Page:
The Court’s case law also appears to favour this option. In Mutu and Pechstein, the Court indirectly stated that Switzerland’s positive obligations were at play (paras 65-67). The problem with this approach is that it makes it difficult to test a set of private regulations directly against the Convention. In its Mutu and Pechstein decision, the Court sidestepped this problem by somewhat ignoring Switzerland’s positive obligations. It simply applied the requirements of Article 6 ECHR directly to the CAS proceedings without worrying about the role of Switzerland and its Federal Tribunal.[1] Mutu and Pechstein suggests that the Court is willing to use the positive obligations doctrine and tweak it where it feels it is necessary to uphold athletes’ Convention rights. It is argued here that the Court’s approach in Semenya will be similar since the case raises several fundamental rights questions which have not been dealt with extensively by previous courts.

3.     Substantive issues

a.      Semenya’s right to private life (Article 8 ECHR)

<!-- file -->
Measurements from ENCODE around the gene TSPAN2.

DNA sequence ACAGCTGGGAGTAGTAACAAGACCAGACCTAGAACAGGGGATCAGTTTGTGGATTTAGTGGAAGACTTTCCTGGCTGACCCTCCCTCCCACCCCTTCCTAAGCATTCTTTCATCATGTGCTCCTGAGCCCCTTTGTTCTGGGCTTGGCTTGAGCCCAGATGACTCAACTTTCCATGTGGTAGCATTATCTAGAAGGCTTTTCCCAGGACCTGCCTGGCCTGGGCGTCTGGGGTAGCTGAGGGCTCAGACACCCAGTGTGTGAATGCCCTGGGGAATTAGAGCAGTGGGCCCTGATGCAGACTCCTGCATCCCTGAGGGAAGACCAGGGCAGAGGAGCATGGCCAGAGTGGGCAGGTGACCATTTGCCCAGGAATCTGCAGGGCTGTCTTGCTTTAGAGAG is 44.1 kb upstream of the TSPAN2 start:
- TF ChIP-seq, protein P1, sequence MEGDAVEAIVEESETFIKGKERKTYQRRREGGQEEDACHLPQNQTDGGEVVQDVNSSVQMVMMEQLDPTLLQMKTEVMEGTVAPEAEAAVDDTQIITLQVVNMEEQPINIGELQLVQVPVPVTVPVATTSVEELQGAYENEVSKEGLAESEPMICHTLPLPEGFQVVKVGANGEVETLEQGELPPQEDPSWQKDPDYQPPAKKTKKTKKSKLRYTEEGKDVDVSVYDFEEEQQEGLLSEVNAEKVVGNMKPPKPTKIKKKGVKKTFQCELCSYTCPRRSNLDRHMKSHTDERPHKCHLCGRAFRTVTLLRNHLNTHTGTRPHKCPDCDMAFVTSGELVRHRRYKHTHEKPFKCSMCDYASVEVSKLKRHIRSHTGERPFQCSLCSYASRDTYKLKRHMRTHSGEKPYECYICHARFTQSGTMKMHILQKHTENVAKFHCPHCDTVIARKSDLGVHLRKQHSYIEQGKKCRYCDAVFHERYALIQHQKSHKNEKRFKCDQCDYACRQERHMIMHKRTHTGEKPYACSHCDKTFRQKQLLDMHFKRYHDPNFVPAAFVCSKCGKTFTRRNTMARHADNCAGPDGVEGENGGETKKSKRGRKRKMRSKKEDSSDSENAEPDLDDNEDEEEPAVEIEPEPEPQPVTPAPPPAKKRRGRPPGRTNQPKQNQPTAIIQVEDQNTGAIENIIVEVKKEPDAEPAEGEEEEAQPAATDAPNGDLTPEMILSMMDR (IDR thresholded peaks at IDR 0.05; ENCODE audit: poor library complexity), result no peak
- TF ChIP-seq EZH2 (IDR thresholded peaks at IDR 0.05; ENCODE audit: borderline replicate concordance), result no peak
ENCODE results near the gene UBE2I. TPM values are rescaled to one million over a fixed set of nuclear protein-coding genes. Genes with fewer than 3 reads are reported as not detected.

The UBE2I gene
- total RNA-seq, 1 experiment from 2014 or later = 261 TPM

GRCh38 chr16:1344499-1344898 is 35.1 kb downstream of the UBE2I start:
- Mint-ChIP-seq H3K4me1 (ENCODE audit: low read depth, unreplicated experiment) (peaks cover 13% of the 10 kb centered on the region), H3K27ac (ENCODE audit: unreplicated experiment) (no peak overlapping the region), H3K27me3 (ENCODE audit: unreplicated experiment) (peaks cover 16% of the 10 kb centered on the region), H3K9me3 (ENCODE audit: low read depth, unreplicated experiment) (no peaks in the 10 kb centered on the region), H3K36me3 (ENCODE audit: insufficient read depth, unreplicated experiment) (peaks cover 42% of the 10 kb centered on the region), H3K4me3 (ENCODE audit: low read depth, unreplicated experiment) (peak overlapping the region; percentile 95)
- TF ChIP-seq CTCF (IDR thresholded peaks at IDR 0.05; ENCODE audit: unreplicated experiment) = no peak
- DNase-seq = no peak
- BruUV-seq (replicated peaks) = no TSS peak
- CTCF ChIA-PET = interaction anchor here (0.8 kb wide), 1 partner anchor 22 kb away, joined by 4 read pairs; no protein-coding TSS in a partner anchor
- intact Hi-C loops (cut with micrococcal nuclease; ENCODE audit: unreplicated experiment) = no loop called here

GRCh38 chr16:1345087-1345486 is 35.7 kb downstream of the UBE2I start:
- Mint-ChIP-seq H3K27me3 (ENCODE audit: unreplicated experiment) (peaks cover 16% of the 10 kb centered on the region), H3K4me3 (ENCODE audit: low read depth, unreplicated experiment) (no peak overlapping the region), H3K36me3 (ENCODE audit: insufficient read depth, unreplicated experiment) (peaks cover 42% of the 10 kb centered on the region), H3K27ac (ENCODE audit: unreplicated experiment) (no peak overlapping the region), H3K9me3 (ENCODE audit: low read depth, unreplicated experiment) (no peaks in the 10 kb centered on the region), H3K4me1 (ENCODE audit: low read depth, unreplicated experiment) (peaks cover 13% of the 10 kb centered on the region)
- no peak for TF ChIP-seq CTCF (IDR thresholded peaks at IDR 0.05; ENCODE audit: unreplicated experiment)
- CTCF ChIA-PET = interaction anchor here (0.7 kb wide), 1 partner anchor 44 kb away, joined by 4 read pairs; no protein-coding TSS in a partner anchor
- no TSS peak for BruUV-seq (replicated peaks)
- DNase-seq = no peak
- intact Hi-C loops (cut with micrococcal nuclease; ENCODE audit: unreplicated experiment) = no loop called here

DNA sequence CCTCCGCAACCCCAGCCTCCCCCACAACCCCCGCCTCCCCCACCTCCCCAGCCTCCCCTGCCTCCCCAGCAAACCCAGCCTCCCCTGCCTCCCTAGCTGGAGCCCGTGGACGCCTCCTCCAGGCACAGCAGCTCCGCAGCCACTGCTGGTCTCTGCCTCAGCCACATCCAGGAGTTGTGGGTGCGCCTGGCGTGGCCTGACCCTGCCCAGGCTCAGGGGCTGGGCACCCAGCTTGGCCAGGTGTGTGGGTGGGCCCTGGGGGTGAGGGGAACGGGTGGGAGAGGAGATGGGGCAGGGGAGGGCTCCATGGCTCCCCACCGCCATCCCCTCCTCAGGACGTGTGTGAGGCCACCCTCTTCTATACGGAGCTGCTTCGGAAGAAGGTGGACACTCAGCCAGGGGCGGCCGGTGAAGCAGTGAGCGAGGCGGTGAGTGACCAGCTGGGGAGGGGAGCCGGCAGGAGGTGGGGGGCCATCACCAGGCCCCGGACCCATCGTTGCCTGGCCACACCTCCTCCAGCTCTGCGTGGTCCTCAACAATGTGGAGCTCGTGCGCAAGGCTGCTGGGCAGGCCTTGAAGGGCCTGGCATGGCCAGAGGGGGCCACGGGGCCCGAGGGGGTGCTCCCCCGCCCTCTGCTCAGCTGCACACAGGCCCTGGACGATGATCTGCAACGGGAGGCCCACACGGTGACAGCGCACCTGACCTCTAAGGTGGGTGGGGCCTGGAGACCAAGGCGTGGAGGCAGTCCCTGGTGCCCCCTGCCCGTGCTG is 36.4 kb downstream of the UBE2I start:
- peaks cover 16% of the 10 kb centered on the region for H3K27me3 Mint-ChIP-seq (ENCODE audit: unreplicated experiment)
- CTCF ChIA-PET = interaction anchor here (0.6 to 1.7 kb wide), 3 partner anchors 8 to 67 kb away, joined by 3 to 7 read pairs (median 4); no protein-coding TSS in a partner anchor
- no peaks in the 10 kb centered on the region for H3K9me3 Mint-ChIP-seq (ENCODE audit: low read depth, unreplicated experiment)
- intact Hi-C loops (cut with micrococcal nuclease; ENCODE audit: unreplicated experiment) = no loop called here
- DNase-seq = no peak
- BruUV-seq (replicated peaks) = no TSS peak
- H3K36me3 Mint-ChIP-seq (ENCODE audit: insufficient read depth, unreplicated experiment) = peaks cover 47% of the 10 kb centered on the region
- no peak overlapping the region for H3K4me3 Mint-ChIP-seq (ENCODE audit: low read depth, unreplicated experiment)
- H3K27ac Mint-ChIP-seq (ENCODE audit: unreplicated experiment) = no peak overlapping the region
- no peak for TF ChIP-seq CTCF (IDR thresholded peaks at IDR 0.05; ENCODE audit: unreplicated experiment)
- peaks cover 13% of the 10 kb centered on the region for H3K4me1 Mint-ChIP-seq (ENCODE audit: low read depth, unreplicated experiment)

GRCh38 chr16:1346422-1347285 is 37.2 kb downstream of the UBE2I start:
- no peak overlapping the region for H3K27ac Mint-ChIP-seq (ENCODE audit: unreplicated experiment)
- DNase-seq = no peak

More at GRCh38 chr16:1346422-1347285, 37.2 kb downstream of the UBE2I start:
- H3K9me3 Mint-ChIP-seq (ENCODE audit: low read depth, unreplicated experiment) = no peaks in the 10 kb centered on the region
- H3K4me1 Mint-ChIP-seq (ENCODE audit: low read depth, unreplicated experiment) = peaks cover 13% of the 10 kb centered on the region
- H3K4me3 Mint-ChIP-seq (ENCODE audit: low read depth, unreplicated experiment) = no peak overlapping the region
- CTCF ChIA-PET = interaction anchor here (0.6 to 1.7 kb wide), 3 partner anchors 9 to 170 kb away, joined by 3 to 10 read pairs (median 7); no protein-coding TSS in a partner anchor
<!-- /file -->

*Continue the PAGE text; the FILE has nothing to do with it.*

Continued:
Another crucial question is whether the Court will be willing to rely on its Article 8 ECHR case law relating to transgender persons. A.P., Garçon and Nicot is of particular importance in this context. This case was about a French law making the recognition of transgender persons’ preferred gender conditional on a sterilisation surgery or treatment. The Court stated that this law presented transgender persons not willing to undergo sterilisation with an “impossible dilemma” (para 132). They had to choose between their physical integrity or the legal recognition of their gender identity. The Court deemed this burden to be unnecessary to guarantee the principle of the inalienability of civil status and the need for consistency and reliability of civil-status records and thus in violation of Article 8 ECHR.

The Regulations create a similar dilemma. Despite having been identified by the South African State and identifying herself as a female, Semenya cannot compete in the female category unless she compromises her right to physical integrity by undergoing testosterone lowering treatment. In addition, noncompliance with the Regulations means that she cannot run the middle-distance events she excels at. It is therefore likely that she must give up her international sports career.[2]